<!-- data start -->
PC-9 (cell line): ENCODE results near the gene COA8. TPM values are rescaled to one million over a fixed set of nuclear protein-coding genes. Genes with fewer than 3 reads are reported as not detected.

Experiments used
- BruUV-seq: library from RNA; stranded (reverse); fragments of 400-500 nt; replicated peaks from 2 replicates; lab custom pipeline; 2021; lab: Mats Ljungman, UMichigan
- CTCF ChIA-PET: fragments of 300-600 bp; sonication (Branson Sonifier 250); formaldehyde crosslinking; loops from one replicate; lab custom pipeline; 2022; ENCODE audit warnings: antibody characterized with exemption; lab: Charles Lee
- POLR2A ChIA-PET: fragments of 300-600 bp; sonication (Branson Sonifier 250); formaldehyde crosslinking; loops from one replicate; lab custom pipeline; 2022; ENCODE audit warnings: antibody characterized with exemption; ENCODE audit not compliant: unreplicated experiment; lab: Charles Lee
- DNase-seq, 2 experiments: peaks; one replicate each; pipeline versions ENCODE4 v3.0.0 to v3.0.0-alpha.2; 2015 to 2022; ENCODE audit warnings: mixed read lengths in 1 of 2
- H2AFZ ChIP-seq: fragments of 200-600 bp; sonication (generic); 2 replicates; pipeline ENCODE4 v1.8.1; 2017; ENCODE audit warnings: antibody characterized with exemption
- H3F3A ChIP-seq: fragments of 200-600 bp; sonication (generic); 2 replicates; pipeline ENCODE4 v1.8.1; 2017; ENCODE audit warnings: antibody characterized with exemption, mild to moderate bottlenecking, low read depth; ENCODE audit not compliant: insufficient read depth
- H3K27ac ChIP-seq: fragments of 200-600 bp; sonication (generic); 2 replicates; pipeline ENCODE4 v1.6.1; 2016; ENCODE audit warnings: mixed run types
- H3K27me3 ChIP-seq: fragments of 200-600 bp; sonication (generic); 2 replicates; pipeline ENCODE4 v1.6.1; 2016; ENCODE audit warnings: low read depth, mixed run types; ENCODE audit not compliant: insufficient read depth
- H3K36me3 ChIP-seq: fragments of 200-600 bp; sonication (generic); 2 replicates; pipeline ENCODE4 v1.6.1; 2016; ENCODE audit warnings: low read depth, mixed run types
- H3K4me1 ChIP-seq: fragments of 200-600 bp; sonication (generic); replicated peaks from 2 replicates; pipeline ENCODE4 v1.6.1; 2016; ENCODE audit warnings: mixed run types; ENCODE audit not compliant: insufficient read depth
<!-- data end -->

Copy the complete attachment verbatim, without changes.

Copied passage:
PC-9 (cell line): ENCODE results near the gene COA8. TPM values are rescaled to one million over a fixed set of nuclear protein-coding genes. Genes with fewer than 3 reads are reported as not detected.

Experiments used
- BruUV-seq: library from RNA; stranded (reverse); fragments of 400-500 nt; replicated peaks from 2 replicates; lab custom pipeline; 2021; lab: Mats Ljungman, UMichigan
- CTCF ChIA-PET: fragments of 300-600 bp; sonication (Branson Sonifier 250); formaldehyde crosslinking; loops from one replicate; lab custom pipeline; 2022; ENCODE audit warnings: antibody characterized with exemption; lab: Charles Lee
- POLR2A ChIA-PET: fragments of 300-600 bp; sonication (Branson Sonifier 250); formaldehyde crosslinking; loops from one replicate; lab custom pipeline; 2022; ENCODE audit warnings: antibody characterized with exemption; ENCODE audit not compliant: unreplicated experiment; lab: Charles Lee
- DNase-seq, 2 experiments: peaks; one replicate each; pipeline versions ENCODE4 v3.0.0 to v3.0.0-alpha.2; 2015 to 2022; ENCODE audit warnings: mixed read lengths in 1 of 2
- H2AFZ ChIP-seq: fragments of 200-600 bp; sonication (generic); 2 replicates; pipeline ENCODE4 v1.8.1; 2017; ENCODE audit warnings: antibody characterized with exemption
- H3F3A ChIP-seq: fragments of 200-600 bp; sonication (generic); 2 replicates; pipeline ENCODE4 v1.8.1; 2017; ENCODE audit warnings: antibody characterized with exemption, mild to moderate bottlenecking, low read depth; ENCODE audit not compliant: insufficient read depth
- H3K27ac ChIP-seq: fragments of 200-600 bp; sonication (generic); 2 replicates; pipeline ENCODE4 v1.6.1; 2016; ENCODE audit warnings: mixed run types
- H3K27me3 ChIP-seq: fragments of 200-600 bp; sonication (generic); 2 replicates; pipeline ENCODE4 v1.6.1; 2016; ENCODE audit warnings: low read depth, mixed run types; ENCODE audit not compliant: insufficient read depth
- H3K36me3 ChIP-seq: fragments of 200-600 bp; sonication (generic); 2 replicates; pipeline ENCODE4 v1.6.1; 2016; ENCODE audit warnings: low read depth, mixed run types
- H3K4me1 ChIP-seq: fragments of 200-600 bp; sonication (generic); replicated peaks from 2 replicates; pipeline ENCODE4 v1.6.1; 2016; ENCODE audit warnings: mixed run types; ENCODE audit not compliant: insufficient read depth